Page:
Review: Velodyne EQ-Max 8 Subwoofer

Some home theater enthusiasts see automatic equalization as a sonic savior. They believe it guarantees great sound. But it doesn’t.

Auto EQ technology automatically optimizes your sound system by measuring, then compensating for, the acoustics of your room and the performance of your speakers. It runs test tones through your system, measures the levels of the tones through a microphone, then analyzes the results and creates EQ settings that in theory make your sound perfect. If the auto EQ works well, you can optimize your system’s sound in a minute or two with the push of one button.

There are all sorts of auto EQ systems out there. Some are powerful, allowing the creation of multiple filters to correct almost any conceivable room acoustics problem. Some are simple, with a small number of filters and a limited range of correction. Some let you average the results from multiple seating positions in your room. Some let you measure from just one position. Some are created by engineers with decades of experience and hard-won wisdom. Some appear to have been created by DSP code-slingers who don’t know much about audio. Some make the sound a lot better. Some make it worse.

Thus, when I heard the news that Velodyne was incorporating auto EQ into a new line of affordable subwoofers, I was excited but wary. Would the new EQ-Max line be like getting one of Velodyne’s beyond-awesome Digital Drive Plus subwoofers at a bargain price? Or would it be yet another auto EQ system that accomplishes little?

As Velodyne’s Chris Hagen explained to me, the EQ-Max line is in essence a stripped-down version of the auto EQ function in Digital Drive Plus. It employs 1/3-octave-spaced infinite impulse response (IIR) filters at 40, 50, 63, 80, and 100 Hz. There are no filters below 40 Hz because the box resonance of the EQ-Max subs runs between 32 and 38 Hz, depending on the model, and attempting to apply correction at frequencies so close to the box tuning could cause distortion or damage the driver. According to Hagen, the correction range of the filters is limited to ±3 dB because more extreme correction could cause excessive phase shift.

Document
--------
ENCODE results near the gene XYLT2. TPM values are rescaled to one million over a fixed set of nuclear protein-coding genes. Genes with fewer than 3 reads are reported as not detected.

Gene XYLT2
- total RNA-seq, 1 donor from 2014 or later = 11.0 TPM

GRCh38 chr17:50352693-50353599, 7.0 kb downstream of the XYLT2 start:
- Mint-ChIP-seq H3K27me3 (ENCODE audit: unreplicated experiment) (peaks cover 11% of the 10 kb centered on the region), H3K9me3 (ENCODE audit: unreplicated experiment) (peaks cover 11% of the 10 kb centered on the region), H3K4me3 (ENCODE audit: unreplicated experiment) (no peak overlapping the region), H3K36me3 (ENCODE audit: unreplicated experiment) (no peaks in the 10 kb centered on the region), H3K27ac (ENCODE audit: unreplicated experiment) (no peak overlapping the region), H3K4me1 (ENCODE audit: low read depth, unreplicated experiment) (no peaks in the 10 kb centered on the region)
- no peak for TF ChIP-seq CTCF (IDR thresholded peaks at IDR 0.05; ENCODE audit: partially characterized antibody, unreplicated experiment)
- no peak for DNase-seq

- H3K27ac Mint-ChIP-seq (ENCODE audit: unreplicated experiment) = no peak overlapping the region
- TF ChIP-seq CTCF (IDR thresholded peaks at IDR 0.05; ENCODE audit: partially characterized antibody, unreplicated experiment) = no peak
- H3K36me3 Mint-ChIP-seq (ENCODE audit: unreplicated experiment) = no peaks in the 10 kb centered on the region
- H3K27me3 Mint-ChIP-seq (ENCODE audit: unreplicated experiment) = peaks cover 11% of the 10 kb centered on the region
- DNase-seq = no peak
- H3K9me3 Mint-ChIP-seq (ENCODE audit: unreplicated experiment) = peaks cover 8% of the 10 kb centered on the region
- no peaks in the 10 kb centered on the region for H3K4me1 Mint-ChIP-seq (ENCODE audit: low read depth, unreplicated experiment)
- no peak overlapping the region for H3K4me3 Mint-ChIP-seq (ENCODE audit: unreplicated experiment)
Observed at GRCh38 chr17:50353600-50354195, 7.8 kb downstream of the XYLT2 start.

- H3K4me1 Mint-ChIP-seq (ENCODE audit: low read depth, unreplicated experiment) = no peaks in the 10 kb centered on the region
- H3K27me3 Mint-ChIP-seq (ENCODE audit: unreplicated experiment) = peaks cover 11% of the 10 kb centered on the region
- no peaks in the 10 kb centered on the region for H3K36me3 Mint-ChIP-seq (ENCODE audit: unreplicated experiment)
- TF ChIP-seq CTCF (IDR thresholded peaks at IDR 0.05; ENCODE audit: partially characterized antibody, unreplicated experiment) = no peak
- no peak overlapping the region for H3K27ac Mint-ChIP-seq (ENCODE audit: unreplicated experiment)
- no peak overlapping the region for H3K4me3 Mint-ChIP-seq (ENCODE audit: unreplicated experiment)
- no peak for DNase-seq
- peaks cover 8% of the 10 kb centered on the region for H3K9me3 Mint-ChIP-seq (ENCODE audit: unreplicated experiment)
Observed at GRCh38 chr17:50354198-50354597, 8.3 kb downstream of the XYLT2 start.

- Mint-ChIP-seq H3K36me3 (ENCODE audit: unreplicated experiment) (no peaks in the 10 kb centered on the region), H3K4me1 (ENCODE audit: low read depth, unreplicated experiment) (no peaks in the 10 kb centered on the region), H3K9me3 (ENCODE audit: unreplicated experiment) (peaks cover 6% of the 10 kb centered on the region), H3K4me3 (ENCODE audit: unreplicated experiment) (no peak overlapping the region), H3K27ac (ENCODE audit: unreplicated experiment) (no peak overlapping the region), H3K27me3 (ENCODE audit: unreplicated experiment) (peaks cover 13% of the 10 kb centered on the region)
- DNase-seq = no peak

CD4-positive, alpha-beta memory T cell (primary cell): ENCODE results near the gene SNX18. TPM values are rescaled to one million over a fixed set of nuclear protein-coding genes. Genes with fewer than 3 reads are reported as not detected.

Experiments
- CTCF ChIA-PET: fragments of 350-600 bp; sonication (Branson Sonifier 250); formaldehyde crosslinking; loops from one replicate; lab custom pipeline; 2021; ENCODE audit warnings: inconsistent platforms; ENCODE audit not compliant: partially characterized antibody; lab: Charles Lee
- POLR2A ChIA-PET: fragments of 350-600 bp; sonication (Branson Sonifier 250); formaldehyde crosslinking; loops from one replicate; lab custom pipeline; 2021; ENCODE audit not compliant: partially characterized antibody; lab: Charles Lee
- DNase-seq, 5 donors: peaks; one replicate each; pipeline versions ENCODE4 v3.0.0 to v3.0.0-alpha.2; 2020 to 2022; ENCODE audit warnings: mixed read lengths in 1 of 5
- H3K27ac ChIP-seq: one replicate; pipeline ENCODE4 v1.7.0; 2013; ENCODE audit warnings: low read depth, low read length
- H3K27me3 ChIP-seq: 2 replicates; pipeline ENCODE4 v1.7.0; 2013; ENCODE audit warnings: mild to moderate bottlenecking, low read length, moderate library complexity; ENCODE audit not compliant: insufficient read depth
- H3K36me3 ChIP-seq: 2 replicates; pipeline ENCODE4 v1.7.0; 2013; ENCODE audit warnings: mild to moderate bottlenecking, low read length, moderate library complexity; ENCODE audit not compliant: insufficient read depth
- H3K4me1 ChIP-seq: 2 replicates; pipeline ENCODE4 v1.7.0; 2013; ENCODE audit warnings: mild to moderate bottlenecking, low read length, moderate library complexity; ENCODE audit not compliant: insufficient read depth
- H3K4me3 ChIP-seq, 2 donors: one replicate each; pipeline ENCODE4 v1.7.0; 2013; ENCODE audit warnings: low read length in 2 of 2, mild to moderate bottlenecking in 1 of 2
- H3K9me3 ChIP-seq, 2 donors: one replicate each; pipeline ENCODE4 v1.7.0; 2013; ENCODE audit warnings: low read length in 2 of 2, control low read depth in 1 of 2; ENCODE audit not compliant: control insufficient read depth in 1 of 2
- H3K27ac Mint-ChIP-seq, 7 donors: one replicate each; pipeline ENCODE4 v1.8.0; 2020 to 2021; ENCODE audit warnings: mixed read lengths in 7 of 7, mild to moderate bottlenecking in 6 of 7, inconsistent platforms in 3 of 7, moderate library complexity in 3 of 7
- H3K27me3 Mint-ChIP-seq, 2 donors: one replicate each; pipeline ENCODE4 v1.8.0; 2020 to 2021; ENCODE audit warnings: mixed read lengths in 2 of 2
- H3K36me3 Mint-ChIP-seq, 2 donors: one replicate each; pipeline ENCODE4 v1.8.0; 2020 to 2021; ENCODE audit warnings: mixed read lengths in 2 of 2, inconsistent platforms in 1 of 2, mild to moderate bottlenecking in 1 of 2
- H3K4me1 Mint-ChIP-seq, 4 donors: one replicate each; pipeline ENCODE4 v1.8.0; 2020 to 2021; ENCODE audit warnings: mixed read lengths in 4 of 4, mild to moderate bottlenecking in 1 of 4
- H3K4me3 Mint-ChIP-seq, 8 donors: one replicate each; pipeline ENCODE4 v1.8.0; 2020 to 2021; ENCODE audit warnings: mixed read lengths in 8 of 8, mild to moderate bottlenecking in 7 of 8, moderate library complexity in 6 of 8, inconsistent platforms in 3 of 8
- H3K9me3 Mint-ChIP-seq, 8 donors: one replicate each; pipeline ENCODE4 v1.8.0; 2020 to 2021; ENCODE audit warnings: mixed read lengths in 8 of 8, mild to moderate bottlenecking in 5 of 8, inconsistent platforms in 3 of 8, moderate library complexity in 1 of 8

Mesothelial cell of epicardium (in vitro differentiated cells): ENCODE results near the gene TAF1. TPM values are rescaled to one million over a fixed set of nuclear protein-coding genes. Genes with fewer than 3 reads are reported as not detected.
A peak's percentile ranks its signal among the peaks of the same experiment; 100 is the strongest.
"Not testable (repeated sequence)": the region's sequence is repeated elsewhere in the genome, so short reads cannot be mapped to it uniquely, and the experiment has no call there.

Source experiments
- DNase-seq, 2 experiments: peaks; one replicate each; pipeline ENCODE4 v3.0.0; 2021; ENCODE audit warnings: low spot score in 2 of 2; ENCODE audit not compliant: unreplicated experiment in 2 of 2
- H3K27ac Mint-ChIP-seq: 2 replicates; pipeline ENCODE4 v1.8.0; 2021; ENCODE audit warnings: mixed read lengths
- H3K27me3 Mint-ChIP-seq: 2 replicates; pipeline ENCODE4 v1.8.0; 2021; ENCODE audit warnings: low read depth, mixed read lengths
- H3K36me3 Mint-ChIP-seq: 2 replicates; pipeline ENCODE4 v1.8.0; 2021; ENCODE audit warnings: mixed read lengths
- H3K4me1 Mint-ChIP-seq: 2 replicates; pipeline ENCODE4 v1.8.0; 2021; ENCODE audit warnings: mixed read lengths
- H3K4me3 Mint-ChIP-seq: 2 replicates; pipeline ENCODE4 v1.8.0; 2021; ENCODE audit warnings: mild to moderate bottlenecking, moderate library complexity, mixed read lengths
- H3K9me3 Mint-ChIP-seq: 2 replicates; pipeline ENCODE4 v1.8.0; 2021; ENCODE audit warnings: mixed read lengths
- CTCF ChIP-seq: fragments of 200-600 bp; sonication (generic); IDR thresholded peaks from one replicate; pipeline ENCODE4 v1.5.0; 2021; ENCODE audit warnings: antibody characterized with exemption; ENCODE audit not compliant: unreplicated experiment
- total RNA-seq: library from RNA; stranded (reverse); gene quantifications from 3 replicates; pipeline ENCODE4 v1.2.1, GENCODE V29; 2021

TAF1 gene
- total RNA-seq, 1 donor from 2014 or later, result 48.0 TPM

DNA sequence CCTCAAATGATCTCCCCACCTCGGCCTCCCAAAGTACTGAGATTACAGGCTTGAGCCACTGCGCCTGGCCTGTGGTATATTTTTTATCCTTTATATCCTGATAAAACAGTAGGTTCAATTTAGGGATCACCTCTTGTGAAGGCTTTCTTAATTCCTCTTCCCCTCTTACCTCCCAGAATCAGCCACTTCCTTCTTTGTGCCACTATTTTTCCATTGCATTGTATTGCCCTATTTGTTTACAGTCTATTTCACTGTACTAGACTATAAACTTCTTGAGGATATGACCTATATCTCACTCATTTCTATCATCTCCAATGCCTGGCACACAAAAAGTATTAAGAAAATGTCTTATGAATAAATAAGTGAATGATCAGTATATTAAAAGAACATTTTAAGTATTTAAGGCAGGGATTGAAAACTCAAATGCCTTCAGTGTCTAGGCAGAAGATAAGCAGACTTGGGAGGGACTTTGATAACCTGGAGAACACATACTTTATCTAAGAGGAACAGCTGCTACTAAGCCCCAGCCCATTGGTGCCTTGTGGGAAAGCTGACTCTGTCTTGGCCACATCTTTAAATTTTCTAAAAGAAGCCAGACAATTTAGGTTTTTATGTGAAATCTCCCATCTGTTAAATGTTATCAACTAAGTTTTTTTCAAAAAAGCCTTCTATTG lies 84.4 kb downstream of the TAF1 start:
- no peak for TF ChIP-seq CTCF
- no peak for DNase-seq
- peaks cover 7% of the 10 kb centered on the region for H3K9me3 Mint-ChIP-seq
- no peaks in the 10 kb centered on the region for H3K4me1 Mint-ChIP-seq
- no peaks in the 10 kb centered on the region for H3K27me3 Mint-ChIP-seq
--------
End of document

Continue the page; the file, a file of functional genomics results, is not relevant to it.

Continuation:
I was eager to snag a sample of the biggest sub in the line, the $879 EQ-Max 15, but the Sound+Vision editors decided maybe we’d hold off on that one and put it in some sort of subwoofer mega-review at some future date. But when I suggested getting in the the $459 EQ-Max 8, just to see how good Velodyne’s auto EQ implementation was, they let me off my leash.

With an 8-inch driver and a 180-watt RMS amplifier, the EQ-Max 8 ain’t a powerhouse, but it is the first sub-$500 sub I’ve seen with auto EQ. It’s also probably the snazziest sub-$500 sub I’ve seen, period. Besides auto EQ and a tiny calibration mic, it comes with a remote control, four EQ presets, a front-panel numeric LED display, and line- and speaker-level inputs and outputs.

Setup

I connected the EQ-Max 8’s line-level LFE input to the subwoofer output of my Denon A/V receiver. I used it with a set of Sunfire Cinema Ribbon speakers: three CRM-2s in the front, plus two CRM-2BIP speakers in the back for surround. I chose a crossover point of 100 Hz, which works well with the Cinema Ribbons.

As with all the subwoofers I test, I placed the EQ-Max 8 in my room’s “subwoofer sweet spot,” a place along the wall under the screen, about a third of the way from the right side wall. This is where a single subwoofer usually sounds best in my room from my usual seating position. However, I also tried it in a couple of other locations: in the left front corner, tested from my usual listening seat; and in the sweet spot but with my listening chair moved to a spot where I’d measured a huge response hump at 47 Hz. I chose the other positions because they’d present a greater challenge for the auto EQ.

Running auto EQ is really simple. Plug the included mike into the jack on the front of the sub. Hold the mic near your head. Now hold down the EQ button on the remote down for 3 seconds. The sub automatically plays a series of test tones and adjusts itself. The whole process takes about 30 seconds.

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